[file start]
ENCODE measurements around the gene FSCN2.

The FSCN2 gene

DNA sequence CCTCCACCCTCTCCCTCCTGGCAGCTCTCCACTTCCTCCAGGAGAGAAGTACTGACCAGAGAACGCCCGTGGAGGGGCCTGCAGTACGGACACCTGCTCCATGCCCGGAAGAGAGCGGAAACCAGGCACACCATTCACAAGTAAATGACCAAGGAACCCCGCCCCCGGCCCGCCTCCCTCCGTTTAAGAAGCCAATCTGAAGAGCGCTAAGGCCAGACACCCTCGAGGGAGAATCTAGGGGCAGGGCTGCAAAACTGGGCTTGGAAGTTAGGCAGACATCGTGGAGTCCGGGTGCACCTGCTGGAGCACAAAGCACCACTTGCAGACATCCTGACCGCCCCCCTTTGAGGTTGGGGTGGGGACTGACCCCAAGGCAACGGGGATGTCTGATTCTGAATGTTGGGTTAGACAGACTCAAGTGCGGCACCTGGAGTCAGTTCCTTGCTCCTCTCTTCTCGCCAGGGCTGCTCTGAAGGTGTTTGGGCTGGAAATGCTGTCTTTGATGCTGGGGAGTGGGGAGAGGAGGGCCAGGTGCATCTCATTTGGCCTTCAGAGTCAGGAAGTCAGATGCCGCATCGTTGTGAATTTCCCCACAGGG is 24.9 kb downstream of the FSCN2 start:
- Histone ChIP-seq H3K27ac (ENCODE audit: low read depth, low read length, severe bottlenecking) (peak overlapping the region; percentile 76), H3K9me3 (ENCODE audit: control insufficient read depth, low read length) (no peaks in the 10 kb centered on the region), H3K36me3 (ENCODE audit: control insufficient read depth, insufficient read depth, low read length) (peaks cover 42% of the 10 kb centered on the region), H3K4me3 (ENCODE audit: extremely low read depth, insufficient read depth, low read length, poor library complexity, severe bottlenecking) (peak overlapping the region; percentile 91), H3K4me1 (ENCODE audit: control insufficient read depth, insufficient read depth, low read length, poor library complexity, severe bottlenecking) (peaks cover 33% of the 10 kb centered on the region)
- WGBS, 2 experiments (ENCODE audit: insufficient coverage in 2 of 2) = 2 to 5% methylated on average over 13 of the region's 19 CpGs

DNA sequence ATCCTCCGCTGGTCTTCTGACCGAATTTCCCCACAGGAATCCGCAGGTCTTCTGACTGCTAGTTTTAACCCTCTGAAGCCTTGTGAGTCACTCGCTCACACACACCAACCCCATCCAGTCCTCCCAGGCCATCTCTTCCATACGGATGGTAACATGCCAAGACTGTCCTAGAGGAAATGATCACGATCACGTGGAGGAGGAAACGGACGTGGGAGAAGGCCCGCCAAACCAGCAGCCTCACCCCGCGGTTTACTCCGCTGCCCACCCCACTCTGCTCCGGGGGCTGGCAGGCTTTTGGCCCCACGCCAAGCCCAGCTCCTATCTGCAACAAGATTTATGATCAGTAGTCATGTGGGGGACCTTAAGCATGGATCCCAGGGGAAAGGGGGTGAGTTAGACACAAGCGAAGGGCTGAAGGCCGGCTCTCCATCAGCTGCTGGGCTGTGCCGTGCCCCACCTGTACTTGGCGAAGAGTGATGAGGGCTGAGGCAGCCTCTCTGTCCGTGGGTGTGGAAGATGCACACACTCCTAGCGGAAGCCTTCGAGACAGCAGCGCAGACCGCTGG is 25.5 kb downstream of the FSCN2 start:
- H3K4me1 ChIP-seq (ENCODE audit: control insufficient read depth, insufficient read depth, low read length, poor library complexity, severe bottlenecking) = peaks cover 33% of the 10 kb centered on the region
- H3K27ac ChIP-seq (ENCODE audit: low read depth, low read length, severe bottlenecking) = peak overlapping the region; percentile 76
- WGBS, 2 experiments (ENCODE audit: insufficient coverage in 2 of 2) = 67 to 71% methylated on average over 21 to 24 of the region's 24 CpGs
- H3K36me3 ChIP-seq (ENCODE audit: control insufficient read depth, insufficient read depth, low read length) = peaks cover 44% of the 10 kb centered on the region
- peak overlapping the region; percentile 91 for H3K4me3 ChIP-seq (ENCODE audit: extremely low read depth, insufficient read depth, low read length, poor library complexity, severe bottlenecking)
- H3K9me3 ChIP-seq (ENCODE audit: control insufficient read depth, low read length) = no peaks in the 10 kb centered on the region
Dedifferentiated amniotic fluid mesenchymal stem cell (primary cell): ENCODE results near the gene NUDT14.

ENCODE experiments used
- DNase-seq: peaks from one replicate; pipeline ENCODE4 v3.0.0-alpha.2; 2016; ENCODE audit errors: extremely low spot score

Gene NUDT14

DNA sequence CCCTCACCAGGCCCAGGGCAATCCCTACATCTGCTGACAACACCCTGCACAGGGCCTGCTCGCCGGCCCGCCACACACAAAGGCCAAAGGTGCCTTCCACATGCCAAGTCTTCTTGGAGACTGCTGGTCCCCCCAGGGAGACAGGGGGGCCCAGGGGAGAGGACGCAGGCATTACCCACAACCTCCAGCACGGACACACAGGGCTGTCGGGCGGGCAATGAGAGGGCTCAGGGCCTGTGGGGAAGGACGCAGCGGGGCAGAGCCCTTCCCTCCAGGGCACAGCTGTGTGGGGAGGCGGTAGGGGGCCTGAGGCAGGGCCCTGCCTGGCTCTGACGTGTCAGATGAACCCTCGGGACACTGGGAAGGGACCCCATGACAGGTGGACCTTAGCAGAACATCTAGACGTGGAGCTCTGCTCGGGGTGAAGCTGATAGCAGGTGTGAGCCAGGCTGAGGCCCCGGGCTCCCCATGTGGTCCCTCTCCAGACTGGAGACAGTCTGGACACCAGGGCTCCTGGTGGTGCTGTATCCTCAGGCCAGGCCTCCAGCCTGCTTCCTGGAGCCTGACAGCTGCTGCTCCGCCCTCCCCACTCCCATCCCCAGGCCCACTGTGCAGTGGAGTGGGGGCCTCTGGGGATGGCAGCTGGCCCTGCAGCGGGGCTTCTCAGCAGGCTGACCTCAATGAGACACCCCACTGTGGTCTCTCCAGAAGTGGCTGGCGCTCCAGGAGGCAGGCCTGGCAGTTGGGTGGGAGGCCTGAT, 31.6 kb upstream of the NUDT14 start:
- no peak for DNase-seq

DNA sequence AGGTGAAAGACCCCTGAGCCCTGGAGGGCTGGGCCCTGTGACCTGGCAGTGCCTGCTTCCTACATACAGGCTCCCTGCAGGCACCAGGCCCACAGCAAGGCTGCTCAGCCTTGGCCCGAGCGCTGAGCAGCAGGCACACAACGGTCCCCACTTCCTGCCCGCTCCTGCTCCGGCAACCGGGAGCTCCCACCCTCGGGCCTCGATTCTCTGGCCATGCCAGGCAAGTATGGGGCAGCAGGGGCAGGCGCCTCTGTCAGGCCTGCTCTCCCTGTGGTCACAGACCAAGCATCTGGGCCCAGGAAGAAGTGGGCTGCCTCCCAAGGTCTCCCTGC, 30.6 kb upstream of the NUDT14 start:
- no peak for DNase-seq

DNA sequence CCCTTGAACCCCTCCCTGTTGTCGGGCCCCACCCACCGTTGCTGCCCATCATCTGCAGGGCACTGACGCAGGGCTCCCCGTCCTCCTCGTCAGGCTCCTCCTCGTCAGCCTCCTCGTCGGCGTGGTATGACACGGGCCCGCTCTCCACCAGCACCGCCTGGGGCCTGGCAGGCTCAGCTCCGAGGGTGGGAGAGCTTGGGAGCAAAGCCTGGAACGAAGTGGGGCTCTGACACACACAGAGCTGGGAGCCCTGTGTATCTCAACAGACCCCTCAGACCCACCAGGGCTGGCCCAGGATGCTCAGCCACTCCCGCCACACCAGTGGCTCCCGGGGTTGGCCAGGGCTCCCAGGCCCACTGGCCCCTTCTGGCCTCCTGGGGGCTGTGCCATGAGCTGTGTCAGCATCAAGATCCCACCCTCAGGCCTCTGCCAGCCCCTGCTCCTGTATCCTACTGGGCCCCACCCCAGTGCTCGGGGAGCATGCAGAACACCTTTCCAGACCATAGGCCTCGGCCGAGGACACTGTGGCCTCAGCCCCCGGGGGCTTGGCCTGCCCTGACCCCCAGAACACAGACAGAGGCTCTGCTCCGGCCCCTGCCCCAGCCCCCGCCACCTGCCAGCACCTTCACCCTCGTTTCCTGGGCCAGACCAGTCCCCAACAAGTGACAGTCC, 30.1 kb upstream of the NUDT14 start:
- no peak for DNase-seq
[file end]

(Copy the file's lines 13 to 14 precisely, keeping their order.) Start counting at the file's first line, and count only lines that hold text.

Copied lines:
Dedifferentiated amniotic fluid mesenchymal stem cell (primary cell): ENCODE results near the gene NUDT14.

ENCODE experiments used